Wednesday, March 7, 2012
THE 1940s WOMAN
This is a picture of my mother. Anyone my age can take one look at it and know it was taken in the early 1940s. It's the hairdo that shouts that era the loudest.
It was the time when "rats" were used for many of the hair styles, rats being "stuffing" of a sort that the hair was wrapped around and then pinned in place, making pompadors that framed the face. Pincurls instead of rollers or blow-dryers were used to make curls.
I have lots of snapshots in my albums of mother during those years, always wearing her hair in what she called an "up-do." But that's really not the way I remember her.
She was always pretty, but I remember her mostly in "house dresses" - washable cotton dresses that were worn in the daytime, and mostly with an apron over it. The apron always had a bib on it and it was functional, used to keep the dress clean so when Daddy came home from work she looked fresh and not like she had worked hard cleaning the house, doing the laundry, ironing the clothes, sewing dresses for my sister and me, and all the other chores that fell to the "housewives" during those years.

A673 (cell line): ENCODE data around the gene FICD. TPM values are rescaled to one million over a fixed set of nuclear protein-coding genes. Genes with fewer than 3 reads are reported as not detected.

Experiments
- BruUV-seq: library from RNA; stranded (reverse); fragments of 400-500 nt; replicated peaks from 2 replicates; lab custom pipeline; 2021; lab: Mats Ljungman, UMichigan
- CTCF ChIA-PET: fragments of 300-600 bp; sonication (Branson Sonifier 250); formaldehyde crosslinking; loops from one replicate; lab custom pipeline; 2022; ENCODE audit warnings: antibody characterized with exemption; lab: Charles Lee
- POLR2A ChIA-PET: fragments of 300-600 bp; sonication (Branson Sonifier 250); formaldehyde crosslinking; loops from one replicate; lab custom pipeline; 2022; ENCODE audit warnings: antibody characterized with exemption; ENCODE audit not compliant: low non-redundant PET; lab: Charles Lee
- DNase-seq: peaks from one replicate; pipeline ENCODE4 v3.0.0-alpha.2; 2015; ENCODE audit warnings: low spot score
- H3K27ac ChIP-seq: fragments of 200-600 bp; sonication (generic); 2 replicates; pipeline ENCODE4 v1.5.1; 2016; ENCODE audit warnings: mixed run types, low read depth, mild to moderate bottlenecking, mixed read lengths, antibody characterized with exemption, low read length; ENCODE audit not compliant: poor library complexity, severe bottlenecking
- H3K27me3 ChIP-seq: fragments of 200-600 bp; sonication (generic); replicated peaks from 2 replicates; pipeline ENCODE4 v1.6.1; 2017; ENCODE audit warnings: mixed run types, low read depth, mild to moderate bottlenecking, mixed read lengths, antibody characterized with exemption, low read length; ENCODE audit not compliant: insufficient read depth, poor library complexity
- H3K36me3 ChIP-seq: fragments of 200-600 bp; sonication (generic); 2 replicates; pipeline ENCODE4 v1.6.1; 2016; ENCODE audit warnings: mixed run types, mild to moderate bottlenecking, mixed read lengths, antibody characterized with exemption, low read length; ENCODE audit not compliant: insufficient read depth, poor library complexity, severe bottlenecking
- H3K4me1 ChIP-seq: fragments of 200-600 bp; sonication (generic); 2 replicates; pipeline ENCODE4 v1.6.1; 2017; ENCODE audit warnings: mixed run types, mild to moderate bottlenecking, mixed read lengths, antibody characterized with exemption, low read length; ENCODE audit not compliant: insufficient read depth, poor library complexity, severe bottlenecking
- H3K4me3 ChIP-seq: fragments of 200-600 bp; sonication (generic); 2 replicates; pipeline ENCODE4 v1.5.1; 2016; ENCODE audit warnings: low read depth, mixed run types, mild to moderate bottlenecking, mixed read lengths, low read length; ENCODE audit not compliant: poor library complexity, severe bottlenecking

I wear an apron when I cook and when I do dishes. People my age do, but for the most part the next generation doesn't even know what an apron is. I don't think they know what "house dresses" were and I KNOW they don't know what rats were.
I do have later pictures but still this is my favorite picture of her. Her name was Virginia Louise Ryland Dobbins. She was born in Colorado Springs on June 14, 1911 and she died on February 3, 1982. She was a good wife, a loving wife and loving mother.